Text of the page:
18. Brucie

    Brucie Registered User

    Jan 31, 2004
    12,413
    near London
    it works for people we meet in our lives generally, though often, what they want to hear is not what we have to tell them..:eek: and what is right, and what is actually good for them.

    For people with dementia, it is usually the best thing, I agree.:)
     
  19. Taffy

    Taffy Registered User

    Apr 15, 2007
    1,314
    Anyone experienced this?

    Mums lovely room looks like it has been burgled she literally wants nothing in it, mum wants everything to be given away I have managed to convince her that the chair, furniture and toiletries along with the clock belong to the home so at present she accepts that and leaves them put, I have taken all photos and nick nacks home but she doesn't want her clothes either, to pacify her I have taken many items away but the rest of the clothes must remain for obvious reasons. Mum still believes everyday that she is going home but quite accepts whatever reason I offer for her having to stay.She has her little bin liner filled with what she believes is all her worldly needs along with her handbag stuffed to overflowing, I try and accommodate her wishes the best I can and even though she seems quite calm, she looks very stressed and has started to break out in coldsores I have requested that this be seen to. I think that mum wants nothing in the room because she doesn't want it to be her room but by the same token she doesn't like anyone going into it either, she does accept but reluctantly the staff (she still sees them as been incharge) other residents are soon shown the door.I worry that mum has become very paranoid about this room and the activity attendant bends over backwards trying to get mum involved with the other residents she doesn't seem to have any luck getting mum away from either around or in her room. Better stop rambling on just needed to unload others seem to think "Why Worry" you don't have to it's not your problem; that's what they get paid for. But she's my mum.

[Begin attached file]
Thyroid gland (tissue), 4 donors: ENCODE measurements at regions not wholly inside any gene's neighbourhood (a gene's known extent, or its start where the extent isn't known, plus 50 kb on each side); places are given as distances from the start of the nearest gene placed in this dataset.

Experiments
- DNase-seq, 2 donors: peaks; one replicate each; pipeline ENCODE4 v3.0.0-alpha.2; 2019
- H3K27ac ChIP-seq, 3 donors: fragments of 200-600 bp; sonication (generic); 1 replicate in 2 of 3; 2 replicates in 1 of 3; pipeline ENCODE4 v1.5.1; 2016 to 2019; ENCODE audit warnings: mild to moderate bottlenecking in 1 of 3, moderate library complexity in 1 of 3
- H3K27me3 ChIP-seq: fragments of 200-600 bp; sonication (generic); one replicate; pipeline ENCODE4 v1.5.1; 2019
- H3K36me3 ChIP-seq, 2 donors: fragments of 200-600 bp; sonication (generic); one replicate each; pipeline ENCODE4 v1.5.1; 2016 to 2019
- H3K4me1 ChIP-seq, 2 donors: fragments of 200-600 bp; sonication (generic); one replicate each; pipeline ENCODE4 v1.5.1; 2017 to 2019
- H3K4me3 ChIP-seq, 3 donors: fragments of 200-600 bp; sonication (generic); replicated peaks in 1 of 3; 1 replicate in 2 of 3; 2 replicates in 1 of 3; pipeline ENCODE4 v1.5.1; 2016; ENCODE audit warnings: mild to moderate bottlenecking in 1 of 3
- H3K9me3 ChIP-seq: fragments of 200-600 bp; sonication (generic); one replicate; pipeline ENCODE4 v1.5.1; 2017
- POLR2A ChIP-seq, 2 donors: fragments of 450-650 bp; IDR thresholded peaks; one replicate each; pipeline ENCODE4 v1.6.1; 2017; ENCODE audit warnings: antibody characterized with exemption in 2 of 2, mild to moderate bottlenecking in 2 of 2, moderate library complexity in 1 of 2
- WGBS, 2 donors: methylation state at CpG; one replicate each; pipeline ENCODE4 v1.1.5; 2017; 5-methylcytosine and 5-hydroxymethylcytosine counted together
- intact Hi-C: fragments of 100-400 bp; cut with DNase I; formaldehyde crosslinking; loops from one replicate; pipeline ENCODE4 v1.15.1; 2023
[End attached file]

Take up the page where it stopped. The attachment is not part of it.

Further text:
20. panda

    panda Registered User

    Apr 16, 2006
    88
    Surrey
    Hi Taffy
    when I get a chance to come on the site I look out for your posts, our tales are not the same but similar as with every one else that posts. The reason I look for yours is you appear to be a few weeks ahead of me with the home situation and your mum. My mum went in three weeks ago (for two weeks) she goes from thinking she has one more week to go to screming at me to get her out because she has done her three months. Three ays ago it changed to "I am going home in two days" I know thisis what the staff are saying now but mum now wants me to start taking her stuff home. I think she will feel like she is not staying if I take it and that will help her to feel better for that moment, I see myself now bringing the same stuff back andforth as she needs it. I am running short of fibs to tell and the strain of all this is showing on me as I am sure you know. Mum has also worked out that she can get certain members of staff to let her phone me so I can not relax at home any more yesterday when I got home from work she had left me five messages to say she is coming home now and why have I not been up. I gave in under the pressure and phoned back only to tell her I was only ther two days ago. Please let me know how it is going with you now we can give each other warnings of what might come and ideas to cope with it.